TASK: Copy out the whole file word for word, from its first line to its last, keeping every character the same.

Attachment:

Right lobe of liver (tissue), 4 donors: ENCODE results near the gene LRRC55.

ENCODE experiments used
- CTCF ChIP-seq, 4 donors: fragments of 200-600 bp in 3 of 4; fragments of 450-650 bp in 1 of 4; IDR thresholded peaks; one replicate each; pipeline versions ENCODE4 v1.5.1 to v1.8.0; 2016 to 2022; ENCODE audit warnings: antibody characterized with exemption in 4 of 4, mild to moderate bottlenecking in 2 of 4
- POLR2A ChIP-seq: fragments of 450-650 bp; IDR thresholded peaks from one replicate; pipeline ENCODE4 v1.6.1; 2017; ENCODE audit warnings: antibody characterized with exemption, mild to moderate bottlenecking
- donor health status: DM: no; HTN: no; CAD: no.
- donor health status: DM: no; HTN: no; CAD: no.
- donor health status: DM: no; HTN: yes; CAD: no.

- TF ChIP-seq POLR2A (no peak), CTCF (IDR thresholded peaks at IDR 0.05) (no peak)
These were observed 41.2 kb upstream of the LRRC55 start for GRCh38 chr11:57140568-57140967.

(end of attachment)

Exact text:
Right lobe of liver (tissue), 4 donors: ENCODE results near the gene LRRC55.

ENCODE experiments used
- CTCF ChIP-seq, 4 donors: fragments of 200-600 bp in 3 of 4; fragments of 450-650 bp in 1 of 4; IDR thresholded peaks; one replicate each; pipeline versions ENCODE4 v1.5.1 to v1.8.0; 2016 to 2022; ENCODE audit warnings: antibody characterized with exemption in 4 of 4, mild to moderate bottlenecking in 2 of 4
- POLR2A ChIP-seq: fragments of 450-650 bp; IDR thresholded peaks from one replicate; pipeline ENCODE4 v1.6.1; 2017; ENCODE audit warnings: antibody characterized with exemption, mild to moderate bottlenecking
- donor health status: DM: no; HTN: no; CAD: no.
- donor health status: DM: no; HTN: no; CAD: no.
- donor health status: DM: no; HTN: yes; CAD: no.

- TF ChIP-seq POLR2A (no peak), CTCF (IDR thresholded peaks at IDR 0.05) (no peak)
These were observed 41.2 kb upstream of the LRRC55 start for GRCh38 chr11:57140568-57140967.